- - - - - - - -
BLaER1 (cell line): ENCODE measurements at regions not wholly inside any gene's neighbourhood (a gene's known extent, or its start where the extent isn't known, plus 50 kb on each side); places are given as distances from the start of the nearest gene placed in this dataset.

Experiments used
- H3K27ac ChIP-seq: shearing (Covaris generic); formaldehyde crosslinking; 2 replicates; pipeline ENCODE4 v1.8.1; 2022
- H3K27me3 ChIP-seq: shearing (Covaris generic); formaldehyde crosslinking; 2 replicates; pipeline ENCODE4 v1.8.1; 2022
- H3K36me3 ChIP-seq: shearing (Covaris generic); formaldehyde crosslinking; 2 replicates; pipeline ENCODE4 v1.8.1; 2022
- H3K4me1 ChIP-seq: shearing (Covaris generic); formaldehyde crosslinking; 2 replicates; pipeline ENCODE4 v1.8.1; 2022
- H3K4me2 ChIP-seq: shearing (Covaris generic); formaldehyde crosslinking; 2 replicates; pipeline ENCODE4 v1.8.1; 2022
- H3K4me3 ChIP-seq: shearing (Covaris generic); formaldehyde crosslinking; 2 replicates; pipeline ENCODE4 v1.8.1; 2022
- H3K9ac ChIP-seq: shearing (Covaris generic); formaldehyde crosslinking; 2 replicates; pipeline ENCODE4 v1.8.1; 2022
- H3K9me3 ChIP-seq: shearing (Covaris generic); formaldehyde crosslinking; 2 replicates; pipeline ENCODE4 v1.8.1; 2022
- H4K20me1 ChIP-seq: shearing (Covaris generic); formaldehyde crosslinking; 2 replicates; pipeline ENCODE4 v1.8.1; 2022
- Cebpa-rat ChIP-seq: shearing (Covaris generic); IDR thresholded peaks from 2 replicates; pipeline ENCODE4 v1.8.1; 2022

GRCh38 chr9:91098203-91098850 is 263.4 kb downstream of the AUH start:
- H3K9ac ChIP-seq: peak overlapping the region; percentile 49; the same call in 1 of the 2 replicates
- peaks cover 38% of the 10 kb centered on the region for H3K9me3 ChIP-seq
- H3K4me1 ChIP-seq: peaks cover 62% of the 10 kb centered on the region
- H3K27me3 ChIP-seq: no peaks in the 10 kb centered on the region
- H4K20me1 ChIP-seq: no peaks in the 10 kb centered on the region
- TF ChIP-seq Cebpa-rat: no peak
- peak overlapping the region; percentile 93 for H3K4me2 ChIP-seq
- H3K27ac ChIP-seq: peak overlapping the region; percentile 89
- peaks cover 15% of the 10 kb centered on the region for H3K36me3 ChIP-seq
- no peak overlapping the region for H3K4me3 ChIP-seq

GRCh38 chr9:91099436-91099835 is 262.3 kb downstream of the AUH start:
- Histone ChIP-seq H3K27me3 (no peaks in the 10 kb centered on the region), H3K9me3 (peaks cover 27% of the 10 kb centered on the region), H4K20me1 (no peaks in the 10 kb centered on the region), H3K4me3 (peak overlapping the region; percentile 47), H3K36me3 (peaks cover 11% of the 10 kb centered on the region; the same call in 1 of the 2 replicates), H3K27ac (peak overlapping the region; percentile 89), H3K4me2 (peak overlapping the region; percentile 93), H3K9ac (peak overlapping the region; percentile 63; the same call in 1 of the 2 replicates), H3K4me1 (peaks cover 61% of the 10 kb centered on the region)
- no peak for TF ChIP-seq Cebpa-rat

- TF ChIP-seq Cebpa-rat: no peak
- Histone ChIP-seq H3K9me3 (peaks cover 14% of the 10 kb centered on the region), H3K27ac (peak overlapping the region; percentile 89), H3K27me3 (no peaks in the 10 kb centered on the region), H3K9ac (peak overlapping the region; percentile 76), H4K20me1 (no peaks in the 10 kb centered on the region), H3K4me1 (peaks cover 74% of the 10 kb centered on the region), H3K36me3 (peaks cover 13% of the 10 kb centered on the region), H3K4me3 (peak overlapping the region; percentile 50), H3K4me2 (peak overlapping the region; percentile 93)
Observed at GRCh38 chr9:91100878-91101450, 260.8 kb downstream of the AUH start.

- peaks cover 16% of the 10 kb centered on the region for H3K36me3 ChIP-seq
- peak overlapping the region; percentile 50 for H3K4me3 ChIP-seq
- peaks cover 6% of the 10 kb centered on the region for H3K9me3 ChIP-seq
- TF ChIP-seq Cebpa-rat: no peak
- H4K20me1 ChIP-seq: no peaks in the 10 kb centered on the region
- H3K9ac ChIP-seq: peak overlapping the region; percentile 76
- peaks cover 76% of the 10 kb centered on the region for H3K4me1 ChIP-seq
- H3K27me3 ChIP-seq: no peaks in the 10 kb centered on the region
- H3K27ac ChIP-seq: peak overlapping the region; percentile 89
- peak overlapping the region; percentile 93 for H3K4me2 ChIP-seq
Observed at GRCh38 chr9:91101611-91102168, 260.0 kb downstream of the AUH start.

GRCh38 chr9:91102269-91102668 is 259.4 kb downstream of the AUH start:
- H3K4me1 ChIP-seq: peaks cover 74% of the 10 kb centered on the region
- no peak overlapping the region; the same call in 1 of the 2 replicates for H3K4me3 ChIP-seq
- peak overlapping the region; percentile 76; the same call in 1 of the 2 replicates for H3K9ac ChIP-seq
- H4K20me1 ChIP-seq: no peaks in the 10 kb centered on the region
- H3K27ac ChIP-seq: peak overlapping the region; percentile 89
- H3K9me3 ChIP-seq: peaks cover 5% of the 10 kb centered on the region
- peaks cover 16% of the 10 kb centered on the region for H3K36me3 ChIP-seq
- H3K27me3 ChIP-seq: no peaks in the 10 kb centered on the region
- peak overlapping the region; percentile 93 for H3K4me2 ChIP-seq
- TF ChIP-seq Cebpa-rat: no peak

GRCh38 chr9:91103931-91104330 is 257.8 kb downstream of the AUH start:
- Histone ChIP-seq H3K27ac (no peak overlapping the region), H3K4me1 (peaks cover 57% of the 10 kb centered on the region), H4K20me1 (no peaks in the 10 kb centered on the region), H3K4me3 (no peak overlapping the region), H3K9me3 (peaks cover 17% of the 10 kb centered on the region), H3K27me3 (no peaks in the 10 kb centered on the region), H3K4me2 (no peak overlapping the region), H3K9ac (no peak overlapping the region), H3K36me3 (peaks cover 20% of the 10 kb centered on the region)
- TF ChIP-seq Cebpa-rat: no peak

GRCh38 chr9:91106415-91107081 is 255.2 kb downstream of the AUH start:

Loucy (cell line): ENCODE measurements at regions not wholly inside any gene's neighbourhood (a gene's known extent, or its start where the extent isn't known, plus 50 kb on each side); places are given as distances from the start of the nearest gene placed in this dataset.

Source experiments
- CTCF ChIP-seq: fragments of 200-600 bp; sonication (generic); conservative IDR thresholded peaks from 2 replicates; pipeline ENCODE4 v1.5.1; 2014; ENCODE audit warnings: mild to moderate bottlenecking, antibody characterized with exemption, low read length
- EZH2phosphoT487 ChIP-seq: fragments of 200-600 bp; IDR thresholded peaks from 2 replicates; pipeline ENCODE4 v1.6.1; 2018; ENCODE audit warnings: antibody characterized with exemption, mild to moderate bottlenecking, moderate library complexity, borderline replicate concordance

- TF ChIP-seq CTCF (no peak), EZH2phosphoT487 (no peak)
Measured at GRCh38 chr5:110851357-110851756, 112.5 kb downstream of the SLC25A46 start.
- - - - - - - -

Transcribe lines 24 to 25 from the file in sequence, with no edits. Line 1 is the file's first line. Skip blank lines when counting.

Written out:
GRCh38 chr9:91099436-91099835 is 262.3 kb downstream of the AUH start:
- Histone ChIP-seq H3K27me3 (no peaks in the 10 kb centered on the region), H3K9me3 (peaks cover 27% of the 10 kb centered on the region), H4K20me1 (no peaks in the 10 kb centered on the region), H3K4me3 (peak overlapping the region; percentile 47), H3K36me3 (peaks cover 11% of the 10 kb centered on the region; the same call in 1 of the 2 replicates), H3K27ac (peak overlapping the region; percentile 89), H3K4me2 (peak overlapping the region; percentile 93), H3K9ac (peak overlapping the region; percentile 63; the same call in 1 of the 2 replicates), H3K4me1 (peaks cover 61% of the 10 kb centered on the region)